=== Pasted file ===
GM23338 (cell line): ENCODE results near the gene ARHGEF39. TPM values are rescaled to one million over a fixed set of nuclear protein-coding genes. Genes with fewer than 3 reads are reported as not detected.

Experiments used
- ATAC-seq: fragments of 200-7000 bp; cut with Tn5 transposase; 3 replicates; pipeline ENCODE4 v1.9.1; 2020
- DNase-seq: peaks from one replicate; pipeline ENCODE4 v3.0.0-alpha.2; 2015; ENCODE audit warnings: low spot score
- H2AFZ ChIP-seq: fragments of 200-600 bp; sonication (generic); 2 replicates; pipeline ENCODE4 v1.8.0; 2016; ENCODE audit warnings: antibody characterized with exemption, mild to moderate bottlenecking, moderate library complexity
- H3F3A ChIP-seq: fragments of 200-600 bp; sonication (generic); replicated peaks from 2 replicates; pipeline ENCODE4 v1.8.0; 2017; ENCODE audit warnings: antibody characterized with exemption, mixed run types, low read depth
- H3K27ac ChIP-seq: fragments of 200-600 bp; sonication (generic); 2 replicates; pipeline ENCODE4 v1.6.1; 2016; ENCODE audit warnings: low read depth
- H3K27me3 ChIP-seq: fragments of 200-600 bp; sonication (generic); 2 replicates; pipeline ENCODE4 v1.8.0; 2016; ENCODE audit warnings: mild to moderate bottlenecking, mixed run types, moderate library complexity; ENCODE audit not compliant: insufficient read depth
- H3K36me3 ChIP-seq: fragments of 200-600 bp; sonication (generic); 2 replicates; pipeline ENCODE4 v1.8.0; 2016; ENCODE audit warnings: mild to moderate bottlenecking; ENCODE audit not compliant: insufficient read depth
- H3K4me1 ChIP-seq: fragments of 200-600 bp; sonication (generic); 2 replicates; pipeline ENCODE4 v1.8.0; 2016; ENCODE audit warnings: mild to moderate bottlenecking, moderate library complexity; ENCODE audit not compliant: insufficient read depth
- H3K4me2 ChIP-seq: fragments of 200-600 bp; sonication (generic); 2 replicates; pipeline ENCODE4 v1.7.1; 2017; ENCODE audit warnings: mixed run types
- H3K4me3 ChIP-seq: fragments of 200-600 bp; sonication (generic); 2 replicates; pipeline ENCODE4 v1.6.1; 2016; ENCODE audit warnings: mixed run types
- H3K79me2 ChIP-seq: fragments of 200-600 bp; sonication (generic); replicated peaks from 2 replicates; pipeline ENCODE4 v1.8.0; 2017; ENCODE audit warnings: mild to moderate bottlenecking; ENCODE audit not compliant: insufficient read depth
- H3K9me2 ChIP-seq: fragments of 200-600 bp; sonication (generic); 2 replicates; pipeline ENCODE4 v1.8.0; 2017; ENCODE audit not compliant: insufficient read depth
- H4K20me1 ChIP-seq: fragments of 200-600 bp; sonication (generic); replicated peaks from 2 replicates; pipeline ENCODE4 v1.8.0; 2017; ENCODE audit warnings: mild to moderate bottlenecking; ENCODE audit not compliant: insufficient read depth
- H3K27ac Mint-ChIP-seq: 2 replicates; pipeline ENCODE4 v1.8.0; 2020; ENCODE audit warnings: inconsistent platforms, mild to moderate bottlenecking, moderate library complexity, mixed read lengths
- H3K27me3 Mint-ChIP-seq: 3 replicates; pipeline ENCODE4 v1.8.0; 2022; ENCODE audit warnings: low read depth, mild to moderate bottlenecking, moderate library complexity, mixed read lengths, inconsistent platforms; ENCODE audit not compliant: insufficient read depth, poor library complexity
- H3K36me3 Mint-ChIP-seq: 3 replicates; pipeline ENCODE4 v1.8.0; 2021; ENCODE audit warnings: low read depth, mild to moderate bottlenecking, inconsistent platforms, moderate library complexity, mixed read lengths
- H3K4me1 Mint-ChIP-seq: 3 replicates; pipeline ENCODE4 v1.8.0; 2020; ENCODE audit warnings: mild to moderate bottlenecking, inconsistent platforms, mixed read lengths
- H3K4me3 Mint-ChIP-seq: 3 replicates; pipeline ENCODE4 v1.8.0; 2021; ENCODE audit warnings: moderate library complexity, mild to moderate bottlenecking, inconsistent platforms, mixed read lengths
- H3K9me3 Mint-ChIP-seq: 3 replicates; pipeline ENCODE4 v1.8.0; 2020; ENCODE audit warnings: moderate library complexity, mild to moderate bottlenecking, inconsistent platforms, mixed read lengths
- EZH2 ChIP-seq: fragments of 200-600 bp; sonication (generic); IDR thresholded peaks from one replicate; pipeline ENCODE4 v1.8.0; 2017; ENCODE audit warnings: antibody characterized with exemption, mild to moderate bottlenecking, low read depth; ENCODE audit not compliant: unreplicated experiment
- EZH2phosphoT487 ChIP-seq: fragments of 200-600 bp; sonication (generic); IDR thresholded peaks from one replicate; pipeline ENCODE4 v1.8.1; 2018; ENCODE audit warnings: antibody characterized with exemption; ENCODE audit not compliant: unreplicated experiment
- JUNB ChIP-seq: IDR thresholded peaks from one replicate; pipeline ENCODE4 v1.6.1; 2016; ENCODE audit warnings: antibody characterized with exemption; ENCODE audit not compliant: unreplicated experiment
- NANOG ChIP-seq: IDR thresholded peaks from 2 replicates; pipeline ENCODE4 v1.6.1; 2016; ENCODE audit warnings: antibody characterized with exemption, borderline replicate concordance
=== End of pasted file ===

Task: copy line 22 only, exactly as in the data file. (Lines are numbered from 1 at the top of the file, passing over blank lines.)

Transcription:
- EZH2 ChIP-seq: fragments of 200-600 bp; sonication (generic); IDR thresholded peaks from one replicate; pipeline ENCODE4 v1.8.0; 2017; ENCODE audit warnings: antibody characterized with exemption, mild to moderate bottlenecking, low read depth; ENCODE audit not compliant: unreplicated experiment